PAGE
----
She’s always with you. She’s the sound of bacon crackling in a skillet on Saturday morning. She’s the aroma of the lilacs and magnolias in the spring. She’s your breath in the air on a cold winter’s day. She’s the sound of the rain on the roof that lulls you to sleep, the colors of the rainbow; she is Christmas morning. She is the place where you came from, your first home, and she’s the map you follow with every step you take. She’s your first love, your first friend, even your first enemy, but nothing on earth can separate you – not time, not space, not even death. 

Shutterbug Notes:

You can learn a lot from looking at old photos. As your skill grows you can appreciate the skill it took to make them work. You can also learn a lot about shooting from the heart – to not so much try to capture what something looks like, but what it feels like. It’s more that skill that makes a great image – it needs heart.

The Second Rule of Photography

If the first rule of photography is to always have your camera with you, then the second rule must be about light. Light is everything to a photographer, without it there is no color, without enough of it you lose detail and sharpness.

Of course you can add light by using a flash, but that can create other issues – it can add too much light or create unwanted reflections. It’s essential to make some shots, but I wouldn’t use it just because your camera has one.

There is one kind of light that is almost magical – it is warm and soft and almost without glare. It’s that lovely light at the beginning or at the very end of the day – the golden hour. I’m not a morning person, so I prefer that soft light that starts about a half hour before the sun sets.

Over the course of the last week I have been practicing shooting sunsets at a local lookout point. On the way I travel through a residential neighborhood where the deer feed in the hollows and lots between houses. I find these local whitetails to be lovely and curious creatures. They are all about their dining, but any noise or movement from me gets them to look up at me. Sometimes they hold their gaze for several shots. They rarely flee.

Click through to see how expressive these whitetail can be:

After my first shot at these deer I began to give myself 10-15 minutes on my way to the lookout and I am never disappointed in these characters. In truth, it’s the light that makes these shots so intimate, you get a sense of the golden glow in their eyes, they emerge from the noisy backgrounds because there is enough light to get good focus. The details are mostly sharp because there is enough light for my camera to do the job I want it to do.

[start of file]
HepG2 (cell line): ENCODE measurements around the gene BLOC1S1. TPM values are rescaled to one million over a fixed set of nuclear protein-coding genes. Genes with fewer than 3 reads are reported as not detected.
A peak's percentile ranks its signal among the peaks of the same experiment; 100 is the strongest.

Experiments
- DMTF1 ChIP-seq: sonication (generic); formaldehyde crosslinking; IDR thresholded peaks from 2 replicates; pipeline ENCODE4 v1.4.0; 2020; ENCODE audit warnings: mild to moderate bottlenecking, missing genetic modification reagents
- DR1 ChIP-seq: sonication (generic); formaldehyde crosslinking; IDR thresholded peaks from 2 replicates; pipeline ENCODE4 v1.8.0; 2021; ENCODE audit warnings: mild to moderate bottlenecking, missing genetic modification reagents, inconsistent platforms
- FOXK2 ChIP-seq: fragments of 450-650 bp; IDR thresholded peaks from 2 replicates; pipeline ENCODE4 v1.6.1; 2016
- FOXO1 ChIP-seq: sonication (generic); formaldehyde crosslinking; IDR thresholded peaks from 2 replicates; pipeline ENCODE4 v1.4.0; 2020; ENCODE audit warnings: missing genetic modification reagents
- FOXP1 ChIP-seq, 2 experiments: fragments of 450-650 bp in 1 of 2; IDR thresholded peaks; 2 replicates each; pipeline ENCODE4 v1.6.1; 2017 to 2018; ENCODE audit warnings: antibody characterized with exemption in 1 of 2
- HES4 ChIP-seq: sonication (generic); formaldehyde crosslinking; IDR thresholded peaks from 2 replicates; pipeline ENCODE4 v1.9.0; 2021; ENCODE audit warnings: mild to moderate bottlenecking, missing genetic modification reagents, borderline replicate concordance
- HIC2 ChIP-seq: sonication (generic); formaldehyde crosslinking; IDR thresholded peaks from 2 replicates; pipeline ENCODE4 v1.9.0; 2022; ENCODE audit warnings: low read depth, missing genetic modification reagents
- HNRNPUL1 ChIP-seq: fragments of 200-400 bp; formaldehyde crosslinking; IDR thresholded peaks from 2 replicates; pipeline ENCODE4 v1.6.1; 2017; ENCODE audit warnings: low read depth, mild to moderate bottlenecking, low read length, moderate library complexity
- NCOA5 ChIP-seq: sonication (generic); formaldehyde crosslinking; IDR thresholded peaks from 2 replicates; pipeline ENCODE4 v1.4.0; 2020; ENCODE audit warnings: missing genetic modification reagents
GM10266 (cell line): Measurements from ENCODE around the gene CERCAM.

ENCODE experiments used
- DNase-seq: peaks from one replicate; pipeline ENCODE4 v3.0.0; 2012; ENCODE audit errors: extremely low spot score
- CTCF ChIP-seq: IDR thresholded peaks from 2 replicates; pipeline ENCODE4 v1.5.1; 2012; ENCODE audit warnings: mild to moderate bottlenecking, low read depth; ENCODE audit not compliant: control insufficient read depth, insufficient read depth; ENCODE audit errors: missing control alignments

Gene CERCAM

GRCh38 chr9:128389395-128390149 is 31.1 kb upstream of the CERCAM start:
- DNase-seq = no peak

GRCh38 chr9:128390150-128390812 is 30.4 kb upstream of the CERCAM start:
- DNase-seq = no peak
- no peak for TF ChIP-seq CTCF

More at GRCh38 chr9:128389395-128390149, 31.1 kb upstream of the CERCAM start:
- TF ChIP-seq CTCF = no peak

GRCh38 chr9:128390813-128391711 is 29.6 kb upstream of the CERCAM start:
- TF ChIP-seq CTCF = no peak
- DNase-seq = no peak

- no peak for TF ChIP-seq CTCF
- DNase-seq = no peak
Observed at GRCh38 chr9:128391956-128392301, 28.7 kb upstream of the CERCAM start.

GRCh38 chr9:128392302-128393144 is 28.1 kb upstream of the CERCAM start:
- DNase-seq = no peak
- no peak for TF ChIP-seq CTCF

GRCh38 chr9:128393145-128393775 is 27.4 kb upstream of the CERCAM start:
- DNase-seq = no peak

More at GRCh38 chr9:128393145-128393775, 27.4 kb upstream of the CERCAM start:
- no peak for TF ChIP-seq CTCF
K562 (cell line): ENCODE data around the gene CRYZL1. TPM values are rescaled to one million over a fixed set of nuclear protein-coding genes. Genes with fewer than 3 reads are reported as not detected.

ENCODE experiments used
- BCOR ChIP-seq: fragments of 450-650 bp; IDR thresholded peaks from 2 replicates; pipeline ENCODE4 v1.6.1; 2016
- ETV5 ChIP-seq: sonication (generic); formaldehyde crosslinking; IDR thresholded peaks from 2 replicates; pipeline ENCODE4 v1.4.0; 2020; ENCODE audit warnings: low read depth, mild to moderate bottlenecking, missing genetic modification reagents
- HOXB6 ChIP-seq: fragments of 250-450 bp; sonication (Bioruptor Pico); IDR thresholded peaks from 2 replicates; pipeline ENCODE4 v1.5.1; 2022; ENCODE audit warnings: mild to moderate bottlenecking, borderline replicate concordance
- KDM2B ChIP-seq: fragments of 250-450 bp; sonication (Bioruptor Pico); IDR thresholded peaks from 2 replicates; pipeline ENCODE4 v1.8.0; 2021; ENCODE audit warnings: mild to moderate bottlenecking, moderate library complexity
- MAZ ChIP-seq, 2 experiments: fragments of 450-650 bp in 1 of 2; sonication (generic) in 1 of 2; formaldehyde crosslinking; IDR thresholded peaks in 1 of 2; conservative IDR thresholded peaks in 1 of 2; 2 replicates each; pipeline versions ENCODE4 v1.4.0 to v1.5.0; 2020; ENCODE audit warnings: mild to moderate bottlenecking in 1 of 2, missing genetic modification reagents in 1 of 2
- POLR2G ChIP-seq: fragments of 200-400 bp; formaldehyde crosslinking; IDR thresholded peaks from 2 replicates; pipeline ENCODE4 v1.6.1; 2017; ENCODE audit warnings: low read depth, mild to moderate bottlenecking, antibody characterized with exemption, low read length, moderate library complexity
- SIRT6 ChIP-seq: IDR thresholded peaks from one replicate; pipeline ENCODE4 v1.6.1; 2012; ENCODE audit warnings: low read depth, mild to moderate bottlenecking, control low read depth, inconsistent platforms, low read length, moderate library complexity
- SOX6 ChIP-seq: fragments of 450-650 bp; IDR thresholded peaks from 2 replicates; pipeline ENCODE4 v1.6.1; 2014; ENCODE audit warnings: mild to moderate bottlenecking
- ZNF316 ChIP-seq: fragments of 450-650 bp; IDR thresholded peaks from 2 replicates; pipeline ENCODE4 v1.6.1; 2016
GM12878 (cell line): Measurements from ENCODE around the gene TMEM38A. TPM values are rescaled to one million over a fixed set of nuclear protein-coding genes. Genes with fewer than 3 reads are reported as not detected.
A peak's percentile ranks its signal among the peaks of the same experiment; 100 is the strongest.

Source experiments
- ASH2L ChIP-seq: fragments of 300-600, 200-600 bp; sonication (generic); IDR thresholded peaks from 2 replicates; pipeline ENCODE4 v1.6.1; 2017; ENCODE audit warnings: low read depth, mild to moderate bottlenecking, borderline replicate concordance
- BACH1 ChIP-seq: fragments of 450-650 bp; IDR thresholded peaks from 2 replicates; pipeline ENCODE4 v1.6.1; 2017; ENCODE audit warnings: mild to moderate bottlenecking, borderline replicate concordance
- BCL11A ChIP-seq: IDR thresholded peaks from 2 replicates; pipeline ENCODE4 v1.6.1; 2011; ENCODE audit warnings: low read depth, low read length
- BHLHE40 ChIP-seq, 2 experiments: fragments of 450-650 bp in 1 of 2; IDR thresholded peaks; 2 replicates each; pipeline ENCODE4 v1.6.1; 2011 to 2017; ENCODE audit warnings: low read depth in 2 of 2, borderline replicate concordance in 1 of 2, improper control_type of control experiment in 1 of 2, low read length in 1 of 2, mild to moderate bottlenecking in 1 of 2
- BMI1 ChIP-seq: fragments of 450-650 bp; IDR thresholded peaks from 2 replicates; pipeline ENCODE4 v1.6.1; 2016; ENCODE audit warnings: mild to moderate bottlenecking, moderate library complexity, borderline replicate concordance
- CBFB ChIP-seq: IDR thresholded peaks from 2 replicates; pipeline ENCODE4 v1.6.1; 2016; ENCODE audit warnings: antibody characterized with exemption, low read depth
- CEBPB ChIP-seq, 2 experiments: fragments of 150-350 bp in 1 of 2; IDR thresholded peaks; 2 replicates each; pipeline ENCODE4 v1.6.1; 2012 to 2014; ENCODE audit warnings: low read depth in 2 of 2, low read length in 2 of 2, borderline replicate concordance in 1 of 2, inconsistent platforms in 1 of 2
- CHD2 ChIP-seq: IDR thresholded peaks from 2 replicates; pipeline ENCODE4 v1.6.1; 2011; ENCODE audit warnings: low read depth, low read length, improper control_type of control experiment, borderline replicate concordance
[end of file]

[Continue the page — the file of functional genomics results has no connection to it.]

Shutterbug Notes:

I have found that your vehicle can be a good blind sometimes. Animals are often less threatened by a big box than they are of you approaching in spots where there is no place for cover. I have found that deer and antelope are naturally curious so sometimes a little movement makes them make eye contact with you – waving a bandana out the window or making clicking noises will often do the trick. When I do approach on foot I always respect the lines they set – if they huff or raise their tails I stop moving towards them. I want them to be curious and not frightened of me. 

Winter Weary

Old Man Winter has been giving us all he’s got this year. He started in Autumn and it looks like it’s doing his best to drag things out into Spring. Here in the Ozarks, we typically get a light snow before Christmas and we have a cold and sometimes snowy January. This year we’ve been pounded by storm after storm. I’m tired of shoveling and I miss the sunshine. It’s hard on us humans, but I have to tell you that the birds at the Stonehouse are over it. Yesterday when  forecasted “light afternoon flurries” turned into 7 inches of wet sticky snow, I did what I always do. I took out my camera. My friends at the feeders have lost their sweet Christmassy look – gone are the noble poses with perfectly coiffed tufts and wings. Haggard cards and finches continue to feed, but clearly they are over this whole “polar vortex” thing. Don’t worry, my little feathered friends, Spring is on the way – it’s supposed to arrive on Thursday, but don’t count your chicks before they’re hatched.

Click through to see what the diners at the Stonehouse Buffet have to say about Winter 2014:

 

Shutterbug Notes:

I have a weather sealed camera, but my bird lens is not sealed – I use a sandwich bag to give it a bit of protection, while still allowing me to focus in the weather. Shooting birds in falling snow is tricky, your AF will try to lock onto snowflakes so try focussing first on something at the same distance as your subject – I find that nearby branches work well – this makes it easier to fine tune your focus on your subject. When shooting birds I always focus on their eyes and I use the smallest AF target box that by camera has. I think the eyes help to capture their personalities. A motion blur on a wing can add to a shot, but a face out of focus is not a keeper for me.